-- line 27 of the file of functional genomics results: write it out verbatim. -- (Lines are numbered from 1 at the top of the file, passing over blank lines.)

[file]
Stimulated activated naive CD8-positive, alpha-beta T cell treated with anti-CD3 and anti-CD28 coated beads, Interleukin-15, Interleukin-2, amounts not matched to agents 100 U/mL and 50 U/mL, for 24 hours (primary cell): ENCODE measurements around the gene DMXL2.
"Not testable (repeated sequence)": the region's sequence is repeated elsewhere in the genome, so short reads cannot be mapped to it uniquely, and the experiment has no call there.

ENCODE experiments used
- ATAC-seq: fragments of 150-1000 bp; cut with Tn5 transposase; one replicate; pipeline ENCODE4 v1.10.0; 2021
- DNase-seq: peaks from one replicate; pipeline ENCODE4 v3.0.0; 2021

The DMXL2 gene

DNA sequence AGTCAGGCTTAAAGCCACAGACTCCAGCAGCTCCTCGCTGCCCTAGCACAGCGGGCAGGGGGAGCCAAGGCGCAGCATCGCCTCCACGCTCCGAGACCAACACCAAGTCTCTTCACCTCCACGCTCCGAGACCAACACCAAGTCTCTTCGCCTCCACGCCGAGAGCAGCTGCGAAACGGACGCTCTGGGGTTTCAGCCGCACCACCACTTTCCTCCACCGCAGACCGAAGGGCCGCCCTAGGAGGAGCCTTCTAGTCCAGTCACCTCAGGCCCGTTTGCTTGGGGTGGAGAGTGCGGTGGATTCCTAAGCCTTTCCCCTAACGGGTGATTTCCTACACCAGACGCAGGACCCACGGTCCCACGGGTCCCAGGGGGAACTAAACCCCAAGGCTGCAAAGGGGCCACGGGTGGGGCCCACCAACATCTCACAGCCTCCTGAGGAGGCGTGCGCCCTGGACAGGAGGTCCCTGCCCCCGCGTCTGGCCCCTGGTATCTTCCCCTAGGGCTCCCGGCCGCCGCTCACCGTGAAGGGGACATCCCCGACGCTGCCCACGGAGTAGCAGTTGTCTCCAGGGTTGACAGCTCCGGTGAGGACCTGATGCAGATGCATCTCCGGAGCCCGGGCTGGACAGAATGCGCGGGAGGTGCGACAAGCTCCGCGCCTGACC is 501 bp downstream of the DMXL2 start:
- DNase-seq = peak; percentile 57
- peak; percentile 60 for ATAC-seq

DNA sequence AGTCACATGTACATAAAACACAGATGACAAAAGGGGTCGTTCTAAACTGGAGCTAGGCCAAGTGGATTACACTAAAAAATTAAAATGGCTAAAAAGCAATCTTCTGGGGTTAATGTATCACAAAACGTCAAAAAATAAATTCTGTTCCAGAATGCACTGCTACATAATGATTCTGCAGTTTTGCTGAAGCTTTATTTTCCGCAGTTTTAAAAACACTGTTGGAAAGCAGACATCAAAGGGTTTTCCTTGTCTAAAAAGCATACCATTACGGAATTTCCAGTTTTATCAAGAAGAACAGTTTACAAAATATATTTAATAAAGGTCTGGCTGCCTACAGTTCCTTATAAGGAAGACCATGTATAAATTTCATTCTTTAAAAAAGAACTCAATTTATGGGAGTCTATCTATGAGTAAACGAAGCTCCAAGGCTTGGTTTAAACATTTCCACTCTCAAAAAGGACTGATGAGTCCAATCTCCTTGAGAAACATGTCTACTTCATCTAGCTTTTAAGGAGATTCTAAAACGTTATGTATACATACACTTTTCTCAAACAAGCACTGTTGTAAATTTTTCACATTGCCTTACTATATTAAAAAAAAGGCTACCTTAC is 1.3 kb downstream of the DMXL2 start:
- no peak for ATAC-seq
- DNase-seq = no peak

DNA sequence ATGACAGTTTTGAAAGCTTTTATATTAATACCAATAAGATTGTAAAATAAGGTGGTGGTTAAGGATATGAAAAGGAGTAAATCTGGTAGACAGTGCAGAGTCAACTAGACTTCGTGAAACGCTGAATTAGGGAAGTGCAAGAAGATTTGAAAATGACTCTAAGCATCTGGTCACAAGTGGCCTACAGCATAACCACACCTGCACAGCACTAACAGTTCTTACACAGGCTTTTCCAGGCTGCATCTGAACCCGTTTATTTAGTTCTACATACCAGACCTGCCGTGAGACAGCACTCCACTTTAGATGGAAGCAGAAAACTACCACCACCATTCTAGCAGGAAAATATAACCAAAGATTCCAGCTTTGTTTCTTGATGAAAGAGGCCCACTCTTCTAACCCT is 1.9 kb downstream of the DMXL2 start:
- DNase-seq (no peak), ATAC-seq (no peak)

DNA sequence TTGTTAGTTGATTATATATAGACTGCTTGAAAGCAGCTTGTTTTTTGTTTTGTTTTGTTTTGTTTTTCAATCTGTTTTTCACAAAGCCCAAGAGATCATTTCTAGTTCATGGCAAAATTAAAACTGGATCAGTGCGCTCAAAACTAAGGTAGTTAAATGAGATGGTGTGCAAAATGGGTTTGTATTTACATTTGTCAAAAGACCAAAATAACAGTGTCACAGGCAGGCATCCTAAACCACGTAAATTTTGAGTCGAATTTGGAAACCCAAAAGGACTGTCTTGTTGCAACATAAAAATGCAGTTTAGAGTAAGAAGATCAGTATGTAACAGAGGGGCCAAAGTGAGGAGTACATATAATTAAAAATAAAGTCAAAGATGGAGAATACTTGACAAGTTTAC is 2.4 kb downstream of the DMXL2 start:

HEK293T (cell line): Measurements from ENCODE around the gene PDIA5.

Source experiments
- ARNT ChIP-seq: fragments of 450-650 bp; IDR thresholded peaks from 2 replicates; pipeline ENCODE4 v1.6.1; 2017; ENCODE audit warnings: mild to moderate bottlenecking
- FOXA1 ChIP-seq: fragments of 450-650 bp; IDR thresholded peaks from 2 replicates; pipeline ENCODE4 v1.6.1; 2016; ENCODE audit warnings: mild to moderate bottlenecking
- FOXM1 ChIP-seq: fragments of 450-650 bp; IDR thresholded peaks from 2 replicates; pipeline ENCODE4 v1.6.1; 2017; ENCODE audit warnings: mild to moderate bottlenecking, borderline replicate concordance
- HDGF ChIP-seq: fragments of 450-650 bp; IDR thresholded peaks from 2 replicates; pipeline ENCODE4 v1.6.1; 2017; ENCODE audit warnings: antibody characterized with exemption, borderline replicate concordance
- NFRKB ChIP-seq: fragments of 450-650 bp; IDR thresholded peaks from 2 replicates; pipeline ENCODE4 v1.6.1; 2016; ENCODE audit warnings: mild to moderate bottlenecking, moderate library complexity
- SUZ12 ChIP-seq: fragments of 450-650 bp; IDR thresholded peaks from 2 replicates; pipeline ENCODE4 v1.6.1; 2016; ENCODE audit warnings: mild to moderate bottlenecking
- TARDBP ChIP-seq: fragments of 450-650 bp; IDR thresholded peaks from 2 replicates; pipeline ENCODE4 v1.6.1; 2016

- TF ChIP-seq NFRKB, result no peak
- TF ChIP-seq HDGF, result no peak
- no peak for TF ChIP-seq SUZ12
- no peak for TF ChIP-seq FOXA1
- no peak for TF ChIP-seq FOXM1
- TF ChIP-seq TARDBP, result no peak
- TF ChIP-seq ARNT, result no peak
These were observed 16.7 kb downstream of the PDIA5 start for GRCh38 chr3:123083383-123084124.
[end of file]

- no peak for TF ChIP-seq SUZ12